I share your concern–and that of many other citizens of Vienna and Johnson County–that the site selected by your two fellow commission members in the industrial park near the interstate would spell the death knell for the City of Vienna.

In an effort to avoid that tragic consequence, I hereby formalize my offer to you–and thereby to the Board of Commissioners–to donate to the County the entire “funeral” property that I own on Vine Street in the City of Vienna.

I do not want to appear impertinent in making this offer, but I consider myself a “native son” of Vienna and Johnson County.

First, I was born in Vienna and spent many summers of my childhood on the Johnson County farms of both my paternal and maternal grandparents.

Second, after living for several years in Northern Illinois, my parents returned to Vienna where I enrolled in Vienna High School to finish my sophomore year and complete my junior and senior years, graduating with the Class of 1953.

I attended Southern Illinois University where I earned both a Bachelor’s and Master’s degree.

Suffice it to say that I have always considered Vienna–and Johnson County–”home” and for that reason I have invested in the historic “Jackson House” at 701 W. Main, the Hankins property across from 701, the old Fairgrounds, and the funeral property.

With my gift of the funeral property, I have four conditions:

1. That the building/complex bear my name, vis. Kenneth Amon Carter in lettering consistent with the letter on the structure(s) identifying the county building(s).

2. That the County assume all “closing” costs associated with the transaction. 

3. That I be absolved of responsibility for all accrued taxes relating to the demised property.

4. That I be provided with a donation appraisal of the demised property, based on the “highest and best use” concept, of a minimum of $125,000.

I am hopeful that my gift will generate reconsideration of the sitting of the County complex and produce a degree of harmony among the County Commissioners–if not for themselves then for the future of Vienna, the County Seat of Johnson County.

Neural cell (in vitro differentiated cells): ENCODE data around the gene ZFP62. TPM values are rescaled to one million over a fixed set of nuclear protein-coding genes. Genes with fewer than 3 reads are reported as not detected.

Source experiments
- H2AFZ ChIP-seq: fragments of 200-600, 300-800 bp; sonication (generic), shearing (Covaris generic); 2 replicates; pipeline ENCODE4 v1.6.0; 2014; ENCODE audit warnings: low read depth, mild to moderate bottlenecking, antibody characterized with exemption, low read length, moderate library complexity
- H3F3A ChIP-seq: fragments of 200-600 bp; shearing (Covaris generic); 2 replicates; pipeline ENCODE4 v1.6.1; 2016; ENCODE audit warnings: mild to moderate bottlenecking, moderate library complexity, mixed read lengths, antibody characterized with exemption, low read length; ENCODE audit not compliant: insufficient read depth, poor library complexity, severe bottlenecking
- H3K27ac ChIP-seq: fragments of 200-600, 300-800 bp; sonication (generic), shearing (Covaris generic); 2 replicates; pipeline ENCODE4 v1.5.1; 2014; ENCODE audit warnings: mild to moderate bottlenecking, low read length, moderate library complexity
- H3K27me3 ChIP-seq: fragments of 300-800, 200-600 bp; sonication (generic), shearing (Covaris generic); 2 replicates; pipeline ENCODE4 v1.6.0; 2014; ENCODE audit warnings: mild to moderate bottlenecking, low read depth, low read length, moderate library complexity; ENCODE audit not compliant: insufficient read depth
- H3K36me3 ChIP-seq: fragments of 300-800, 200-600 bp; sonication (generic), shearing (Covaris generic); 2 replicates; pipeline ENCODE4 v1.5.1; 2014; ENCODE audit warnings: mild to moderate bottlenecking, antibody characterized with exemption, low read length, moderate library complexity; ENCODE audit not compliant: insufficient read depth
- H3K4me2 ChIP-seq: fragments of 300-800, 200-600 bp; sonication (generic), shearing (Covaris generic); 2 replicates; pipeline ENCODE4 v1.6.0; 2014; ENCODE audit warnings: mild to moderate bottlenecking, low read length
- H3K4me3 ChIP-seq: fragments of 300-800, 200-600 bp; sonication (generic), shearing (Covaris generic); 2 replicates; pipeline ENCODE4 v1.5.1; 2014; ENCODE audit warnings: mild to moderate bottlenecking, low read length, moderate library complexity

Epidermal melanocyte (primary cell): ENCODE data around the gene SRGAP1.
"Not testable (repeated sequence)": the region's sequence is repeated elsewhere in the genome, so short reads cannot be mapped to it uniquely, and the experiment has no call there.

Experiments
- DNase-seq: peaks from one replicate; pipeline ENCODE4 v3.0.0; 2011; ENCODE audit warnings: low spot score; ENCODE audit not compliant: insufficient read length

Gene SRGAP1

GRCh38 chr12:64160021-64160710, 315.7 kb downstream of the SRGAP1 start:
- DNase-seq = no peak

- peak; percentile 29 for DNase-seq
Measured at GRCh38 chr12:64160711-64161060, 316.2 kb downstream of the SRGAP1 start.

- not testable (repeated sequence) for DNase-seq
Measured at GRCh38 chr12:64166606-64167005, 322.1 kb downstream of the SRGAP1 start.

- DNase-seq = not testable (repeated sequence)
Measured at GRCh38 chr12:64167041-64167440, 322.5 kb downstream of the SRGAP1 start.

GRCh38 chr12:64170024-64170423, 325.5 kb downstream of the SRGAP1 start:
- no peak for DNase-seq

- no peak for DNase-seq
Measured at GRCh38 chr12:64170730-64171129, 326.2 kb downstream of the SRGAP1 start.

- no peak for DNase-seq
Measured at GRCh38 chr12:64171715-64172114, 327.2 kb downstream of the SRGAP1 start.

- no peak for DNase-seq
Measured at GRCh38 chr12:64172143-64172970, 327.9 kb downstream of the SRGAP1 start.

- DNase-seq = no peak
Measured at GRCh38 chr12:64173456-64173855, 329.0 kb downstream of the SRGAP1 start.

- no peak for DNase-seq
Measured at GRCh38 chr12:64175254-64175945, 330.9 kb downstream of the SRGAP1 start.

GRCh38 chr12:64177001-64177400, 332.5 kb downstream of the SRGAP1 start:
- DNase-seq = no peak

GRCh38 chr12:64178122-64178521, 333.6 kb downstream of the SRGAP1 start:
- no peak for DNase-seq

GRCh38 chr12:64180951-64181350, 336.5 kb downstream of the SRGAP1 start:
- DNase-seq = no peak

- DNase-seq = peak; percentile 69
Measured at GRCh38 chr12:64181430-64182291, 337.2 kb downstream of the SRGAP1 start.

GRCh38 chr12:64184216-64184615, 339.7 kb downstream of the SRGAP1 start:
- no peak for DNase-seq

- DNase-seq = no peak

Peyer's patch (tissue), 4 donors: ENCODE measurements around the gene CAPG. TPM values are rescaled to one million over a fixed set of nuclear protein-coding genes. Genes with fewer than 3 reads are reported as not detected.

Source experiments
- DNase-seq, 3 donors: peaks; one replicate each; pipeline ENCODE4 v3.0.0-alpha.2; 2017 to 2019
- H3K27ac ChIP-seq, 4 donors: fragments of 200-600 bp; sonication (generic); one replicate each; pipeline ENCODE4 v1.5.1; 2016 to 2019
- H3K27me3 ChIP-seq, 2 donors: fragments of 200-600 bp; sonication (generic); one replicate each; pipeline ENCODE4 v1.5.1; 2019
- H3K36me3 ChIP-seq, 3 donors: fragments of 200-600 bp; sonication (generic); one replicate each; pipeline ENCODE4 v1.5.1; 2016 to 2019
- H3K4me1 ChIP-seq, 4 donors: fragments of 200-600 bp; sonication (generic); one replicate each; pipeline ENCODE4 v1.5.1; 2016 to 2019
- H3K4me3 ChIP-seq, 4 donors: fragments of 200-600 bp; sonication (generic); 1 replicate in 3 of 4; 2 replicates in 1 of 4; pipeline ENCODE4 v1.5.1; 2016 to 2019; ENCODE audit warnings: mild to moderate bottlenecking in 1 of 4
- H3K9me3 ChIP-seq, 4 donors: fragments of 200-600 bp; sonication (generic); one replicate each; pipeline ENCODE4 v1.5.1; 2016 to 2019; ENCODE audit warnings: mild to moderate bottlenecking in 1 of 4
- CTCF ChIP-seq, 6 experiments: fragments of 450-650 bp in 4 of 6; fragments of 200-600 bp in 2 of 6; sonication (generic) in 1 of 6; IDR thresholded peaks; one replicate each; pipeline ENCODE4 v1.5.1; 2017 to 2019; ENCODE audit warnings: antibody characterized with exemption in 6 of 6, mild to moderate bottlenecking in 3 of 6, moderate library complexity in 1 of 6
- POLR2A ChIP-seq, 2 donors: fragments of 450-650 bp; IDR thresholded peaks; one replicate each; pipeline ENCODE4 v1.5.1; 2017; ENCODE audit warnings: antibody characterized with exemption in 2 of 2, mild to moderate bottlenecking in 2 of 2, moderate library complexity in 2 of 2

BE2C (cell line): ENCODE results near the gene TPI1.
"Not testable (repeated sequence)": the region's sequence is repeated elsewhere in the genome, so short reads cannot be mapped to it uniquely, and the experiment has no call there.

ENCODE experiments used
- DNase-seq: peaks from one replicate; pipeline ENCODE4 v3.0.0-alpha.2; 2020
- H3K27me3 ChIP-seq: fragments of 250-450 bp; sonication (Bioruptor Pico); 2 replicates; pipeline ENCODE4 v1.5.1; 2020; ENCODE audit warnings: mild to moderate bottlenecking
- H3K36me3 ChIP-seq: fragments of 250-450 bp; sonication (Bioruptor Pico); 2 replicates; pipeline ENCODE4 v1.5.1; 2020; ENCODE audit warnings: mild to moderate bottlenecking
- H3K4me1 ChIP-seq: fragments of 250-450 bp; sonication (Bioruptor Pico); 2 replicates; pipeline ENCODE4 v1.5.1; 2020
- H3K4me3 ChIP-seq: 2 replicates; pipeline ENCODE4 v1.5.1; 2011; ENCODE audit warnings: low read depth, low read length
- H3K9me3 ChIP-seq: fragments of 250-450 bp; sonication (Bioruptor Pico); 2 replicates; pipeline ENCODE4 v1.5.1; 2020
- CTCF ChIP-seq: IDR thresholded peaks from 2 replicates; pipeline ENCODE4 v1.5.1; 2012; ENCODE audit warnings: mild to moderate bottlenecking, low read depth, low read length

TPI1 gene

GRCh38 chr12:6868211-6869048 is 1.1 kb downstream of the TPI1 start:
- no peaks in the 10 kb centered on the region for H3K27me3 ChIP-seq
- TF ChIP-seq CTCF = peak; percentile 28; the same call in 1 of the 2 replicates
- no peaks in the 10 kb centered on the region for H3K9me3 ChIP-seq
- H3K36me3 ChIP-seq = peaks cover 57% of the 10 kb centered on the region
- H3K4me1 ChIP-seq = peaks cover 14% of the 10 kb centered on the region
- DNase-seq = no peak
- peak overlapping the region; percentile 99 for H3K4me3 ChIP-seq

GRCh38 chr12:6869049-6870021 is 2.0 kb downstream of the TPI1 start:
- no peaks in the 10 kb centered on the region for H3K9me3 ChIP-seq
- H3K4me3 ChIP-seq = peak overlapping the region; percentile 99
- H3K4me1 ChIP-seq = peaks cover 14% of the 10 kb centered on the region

I remember when the Vienna Square was so crowded on Saturday evening that a parking space was hard to find, when farmers occupied the benches on the Court House lawn to swap stories and discuss the latest news.

I remember Cates and McCorkle’s grocery store, Turley’s grocery store, William’s Dime Store, Drover’s State Bank, Hogshead Feed Store, Throgmorton’s Drug Store (and soda fountain) where “Pop” Throgmorton made good milk shakes for high school kids who congregated there after school. 

There was Johnnie Paust’s Men’s Clothing store and Oshel’s Furniture store. 

I know my list is not complete, but through all of those years, and long before, there has always been the venerable Vienna Times to catalogue the births and deaths, the weddings and anniversaries of generations long gone and present.

Vienna and its Square likely will not return to the days long gone, but they are an indelible part of our shared history.

Some forward thinking members of our community have started small businesses in an effort to revitalize the Square.

I believe that we, as a community should applaud and support their faith in the future of Vienna.

Separating the County building facility from an “in town” location would only assure the city’s demise.

Sincerely, 

Kenneth Amon Carter


The Vienna Times homepage survey results:

Should the Johnson County commissioners accept the proposed donation of the former funeral home property for the construction of a new county government office complex?

Yes 179 / 201

89.05%

No 22 / 201

10.95%